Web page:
Fun with Microsoft Flow, What3Words and Flic Button

By365KAdmin

Fun with Microsoft Flow, What3Words and Flic Button

There’s some really cool IOT stuff going on, and its getting easier to get involved and have a go.

I thought in this blog I would have a play with a couple of tools and see what we could do. Hopefully it’ll inspire you to have a go and improve!

For this article I am going to use:

  • Microsoft Flow
  • What3Words 
  • Flic

Before I go any further, lets just have a quick overview of these tools.

Microsoft Flow

Microsoft Flow is a tool that can integrate cloud-based apps and services so they interact with each other seamlessly. According to Microsoft, this cloud-based tool improves efficiency and productivity by enabling virtually anyone in an organization to automate many tedious and time-consuming business tasks and processes without developer intervention.

What3Words

what3words provides a precise and incredibly simple way to talk about location. We have divided the world into a grid of 3m x 3m squares and assigned each one a unique 3 word address.

Flic

Flic Buttons are a Smart Button that can be linked to a number of services. The button can be programmed to perform actions via an app or a hub, and can even trigger Microsoft Flows

I know with the Flic button a message with your coordinates can be sent, so I was interested to see if we could Parse that message through Microsoft Flow, run it through the What3Words API then action something with the results.

The resulting flow takes looks like this:

So lets run through it.

Theres a couple of things you need to do with the Flic button to set this up. 

In the Flic App on your phone or other device, you need to setup your connection to Microsoft Flow, and its really important that you choose to send location data:

Once this is done, log in to Microsoft Flow and create a new flow from Blank. You will then be able to add a Flic button as a trigger – the first time you do this, you’ll need to add your Flic account as a connection. You’ll then get to choose which button and which action

Next add an HTTP action. If your connection to Flic is successful, then you’ll have the output from the button press as options to feed in to your HTTP (in this case it is to access the What3Words API ( this is assuming you have already signed up to the What3Words API here and have an API key.

So here we have added the What3Words URI, and as you’ll see added the output from the Flic button as the coordinates. You’ll also need to add your API key as shown in the URI after &Key= and in the Value field.

Once this is completed, the returning JSON needs to be Parsed, so add the Parse JSON action. 

For the Schema, I used the “Use Sample Payload” option and the example on the What3Words Documentation here but just in case, here it is:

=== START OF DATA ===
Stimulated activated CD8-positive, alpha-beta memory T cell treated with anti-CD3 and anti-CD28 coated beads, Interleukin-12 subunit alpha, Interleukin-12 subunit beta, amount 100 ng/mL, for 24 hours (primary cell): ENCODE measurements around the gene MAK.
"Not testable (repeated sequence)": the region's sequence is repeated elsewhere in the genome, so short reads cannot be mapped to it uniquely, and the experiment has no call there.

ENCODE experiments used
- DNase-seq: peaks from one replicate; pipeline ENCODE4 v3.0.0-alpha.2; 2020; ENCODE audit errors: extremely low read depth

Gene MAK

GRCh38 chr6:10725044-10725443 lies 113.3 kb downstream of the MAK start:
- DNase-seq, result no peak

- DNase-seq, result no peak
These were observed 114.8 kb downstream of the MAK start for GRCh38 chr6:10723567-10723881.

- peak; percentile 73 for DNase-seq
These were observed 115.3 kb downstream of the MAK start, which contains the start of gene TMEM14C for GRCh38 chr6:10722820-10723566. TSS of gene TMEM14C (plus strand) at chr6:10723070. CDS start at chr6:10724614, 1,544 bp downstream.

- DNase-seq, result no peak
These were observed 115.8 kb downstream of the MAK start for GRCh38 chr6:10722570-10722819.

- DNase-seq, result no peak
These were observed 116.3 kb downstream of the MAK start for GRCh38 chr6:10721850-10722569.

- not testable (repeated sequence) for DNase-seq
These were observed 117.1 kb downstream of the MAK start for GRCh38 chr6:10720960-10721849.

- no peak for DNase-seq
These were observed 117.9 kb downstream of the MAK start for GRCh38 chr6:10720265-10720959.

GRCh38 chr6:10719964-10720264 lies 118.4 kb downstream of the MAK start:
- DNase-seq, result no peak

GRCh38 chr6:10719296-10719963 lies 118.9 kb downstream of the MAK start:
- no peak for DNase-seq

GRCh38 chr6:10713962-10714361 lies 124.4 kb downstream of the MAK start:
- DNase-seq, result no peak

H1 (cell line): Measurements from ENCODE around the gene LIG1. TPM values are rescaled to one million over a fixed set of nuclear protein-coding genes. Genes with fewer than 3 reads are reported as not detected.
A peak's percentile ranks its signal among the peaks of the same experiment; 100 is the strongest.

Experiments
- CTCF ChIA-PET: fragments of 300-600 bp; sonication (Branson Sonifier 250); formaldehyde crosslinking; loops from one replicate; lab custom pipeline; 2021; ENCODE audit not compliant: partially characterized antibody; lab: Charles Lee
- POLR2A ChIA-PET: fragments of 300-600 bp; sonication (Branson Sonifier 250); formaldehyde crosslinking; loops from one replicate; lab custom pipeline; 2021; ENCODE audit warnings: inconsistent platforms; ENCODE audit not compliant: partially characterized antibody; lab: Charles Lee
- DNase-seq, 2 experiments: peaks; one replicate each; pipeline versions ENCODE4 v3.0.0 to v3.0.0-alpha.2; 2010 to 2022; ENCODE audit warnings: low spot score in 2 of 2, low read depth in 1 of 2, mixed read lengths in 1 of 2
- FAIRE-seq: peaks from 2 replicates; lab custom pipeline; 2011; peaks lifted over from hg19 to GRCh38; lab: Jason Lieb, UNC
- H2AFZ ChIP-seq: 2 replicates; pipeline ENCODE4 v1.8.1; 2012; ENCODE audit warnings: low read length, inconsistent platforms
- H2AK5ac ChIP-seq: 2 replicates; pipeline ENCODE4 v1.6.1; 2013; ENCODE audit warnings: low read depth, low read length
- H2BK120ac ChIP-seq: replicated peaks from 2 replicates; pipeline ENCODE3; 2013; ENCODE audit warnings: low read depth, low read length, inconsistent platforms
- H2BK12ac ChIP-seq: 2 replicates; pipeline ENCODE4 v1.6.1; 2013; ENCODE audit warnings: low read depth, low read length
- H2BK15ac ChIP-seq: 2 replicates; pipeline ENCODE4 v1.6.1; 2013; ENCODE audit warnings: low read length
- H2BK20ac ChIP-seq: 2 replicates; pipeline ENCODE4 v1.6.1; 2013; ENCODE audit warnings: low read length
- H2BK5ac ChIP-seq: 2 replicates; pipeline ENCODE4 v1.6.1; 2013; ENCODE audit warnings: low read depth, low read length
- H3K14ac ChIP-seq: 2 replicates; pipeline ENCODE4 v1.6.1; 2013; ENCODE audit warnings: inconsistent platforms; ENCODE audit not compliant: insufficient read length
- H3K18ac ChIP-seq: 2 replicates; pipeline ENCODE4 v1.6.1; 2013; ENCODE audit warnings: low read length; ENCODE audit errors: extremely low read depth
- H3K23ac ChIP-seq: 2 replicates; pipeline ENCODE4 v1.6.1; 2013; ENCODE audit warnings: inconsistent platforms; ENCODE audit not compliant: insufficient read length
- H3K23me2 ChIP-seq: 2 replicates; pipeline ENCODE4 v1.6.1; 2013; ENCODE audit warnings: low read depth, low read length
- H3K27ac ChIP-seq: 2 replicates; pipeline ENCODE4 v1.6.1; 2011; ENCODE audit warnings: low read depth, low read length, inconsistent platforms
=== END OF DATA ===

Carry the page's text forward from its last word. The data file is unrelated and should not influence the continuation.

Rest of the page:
{
    "country": "GB",
    "square": {
        "southwest": {
            "lng": -0.195543,
            "lat": 51.520833
        },
        "northeast": {
            "lng": -0.195499,
            "lat": 51.52086
        }
    },
    "nearestPlace": "Bayswater, London",
    "coordinates": {
        "lng": -0.195521,
        "lat": 51.520847
    },
    "words": "filled.count.soap",
    "language": "en",
    "map": "https://w3w.co/filled.count.soap"
}                           

Finally, for this example I took the Parsed data, and added it to an email, but you could just as easily create a record in Dynamics 365 etc

And that should be it! If all works you’ll get lots of lovely ticks on your flow, and an email with your 3 word location, and a link to the map:

The possibilities are endless with these sort of tools. The whole process took less than an hour, and the only “Code” was the JSON payload that I copied and pasted!

Have a go.

By365KAdmin

Microsoft AZ-900 Certification

I’m pleased to say I have just passed the AZ-900 exam.

Although my main area of expertise is and always has been Dynamics 365 (CRM), I find myself getting more and more involved with the wider Microsoft Business Solutions Ecosystem, and that includes Azure. 

Whether its Logic Apps for workflow, or Service Bus for integration, I find most weeks I’m delving in to Azure.

For those thinking of taking the exam, I have to say I didn’t find it too difficult, and there are so many resources available to make sure you’re up to speed.

As a starting point, it’s always worth checking out the  details of what you’ll be examined on. for AZ-900, the details can be found here 

If you want some great training, and have a limited budget, I cannot recommend Microsoft Learn highly enough – Partly because it’s free, but mostly because it’s awesome! and getting better almost daily.

By365KAdmin

Dynamics 365 User Access Report with FetchXml and Power BI

Ok, so that’s not the snappiest of titles, but essentially it’s my lazy way of covering a couple of topics in one blog post:

  1. Need to report on Licensed Users and When they Last Accessed Dynamics
  2. Showing that in a Power BI Report using FetchXML

It’s worth noting at this point, how fantastic the Dynamics 365, and generally the Microsoft community is. Most of what I did has already been done and blogged about for free. I’ve tried to reference everyone who’s blog posts helped me.

So the first thing I needed was some fetch to give me the last logged in (or Access in Audit entity terms) for users.  I got the following from www.mscrmsolution.com but could have hand crafted in FetchXML Builder in XrmToolbox